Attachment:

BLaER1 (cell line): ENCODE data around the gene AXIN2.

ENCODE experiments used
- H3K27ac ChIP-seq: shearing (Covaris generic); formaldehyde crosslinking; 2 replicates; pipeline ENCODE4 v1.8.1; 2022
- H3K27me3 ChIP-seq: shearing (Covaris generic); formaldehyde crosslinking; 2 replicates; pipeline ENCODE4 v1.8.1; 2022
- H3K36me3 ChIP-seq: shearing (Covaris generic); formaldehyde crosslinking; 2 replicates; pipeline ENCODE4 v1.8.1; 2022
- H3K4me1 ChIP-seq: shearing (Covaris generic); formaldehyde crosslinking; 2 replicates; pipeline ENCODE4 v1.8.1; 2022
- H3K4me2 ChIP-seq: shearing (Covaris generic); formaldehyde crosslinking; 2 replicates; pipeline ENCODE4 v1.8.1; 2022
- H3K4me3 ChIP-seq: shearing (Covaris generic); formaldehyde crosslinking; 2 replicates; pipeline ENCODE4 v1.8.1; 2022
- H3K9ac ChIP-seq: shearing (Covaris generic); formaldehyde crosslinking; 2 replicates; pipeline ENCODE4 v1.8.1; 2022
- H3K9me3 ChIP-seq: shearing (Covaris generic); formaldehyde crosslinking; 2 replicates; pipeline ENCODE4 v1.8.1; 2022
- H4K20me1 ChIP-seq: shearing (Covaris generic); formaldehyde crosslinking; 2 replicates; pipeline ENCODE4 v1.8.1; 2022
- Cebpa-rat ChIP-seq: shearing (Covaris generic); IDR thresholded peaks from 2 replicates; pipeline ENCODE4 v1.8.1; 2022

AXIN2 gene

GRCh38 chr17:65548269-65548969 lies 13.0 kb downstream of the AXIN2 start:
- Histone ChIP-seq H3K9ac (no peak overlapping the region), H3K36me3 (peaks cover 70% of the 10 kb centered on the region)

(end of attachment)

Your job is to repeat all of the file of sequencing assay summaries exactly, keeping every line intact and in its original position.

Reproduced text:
BLaER1 (cell line): ENCODE data around the gene AXIN2.

ENCODE experiments used
- H3K27ac ChIP-seq: shearing (Covaris generic); formaldehyde crosslinking; 2 replicates; pipeline ENCODE4 v1.8.1; 2022
- H3K27me3 ChIP-seq: shearing (Covaris generic); formaldehyde crosslinking; 2 replicates; pipeline ENCODE4 v1.8.1; 2022
- H3K36me3 ChIP-seq: shearing (Covaris generic); formaldehyde crosslinking; 2 replicates; pipeline ENCODE4 v1.8.1; 2022
- H3K4me1 ChIP-seq: shearing (Covaris generic); formaldehyde crosslinking; 2 replicates; pipeline ENCODE4 v1.8.1; 2022
- H3K4me2 ChIP-seq: shearing (Covaris generic); formaldehyde crosslinking; 2 replicates; pipeline ENCODE4 v1.8.1; 2022
- H3K4me3 ChIP-seq: shearing (Covaris generic); formaldehyde crosslinking; 2 replicates; pipeline ENCODE4 v1.8.1; 2022
- H3K9ac ChIP-seq: shearing (Covaris generic); formaldehyde crosslinking; 2 replicates; pipeline ENCODE4 v1.8.1; 2022
- H3K9me3 ChIP-seq: shearing (Covaris generic); formaldehyde crosslinking; 2 replicates; pipeline ENCODE4 v1.8.1; 2022
- H4K20me1 ChIP-seq: shearing (Covaris generic); formaldehyde crosslinking; 2 replicates; pipeline ENCODE4 v1.8.1; 2022
- Cebpa-rat ChIP-seq: shearing (Covaris generic); IDR thresholded peaks from 2 replicates; pipeline ENCODE4 v1.8.1; 2022

AXIN2 gene

GRCh38 chr17:65548269-65548969 lies 13.0 kb downstream of the AXIN2 start:
- Histone ChIP-seq H3K9ac (no peak overlapping the region), H3K36me3 (peaks cover 70% of the 10 kb centered on the region)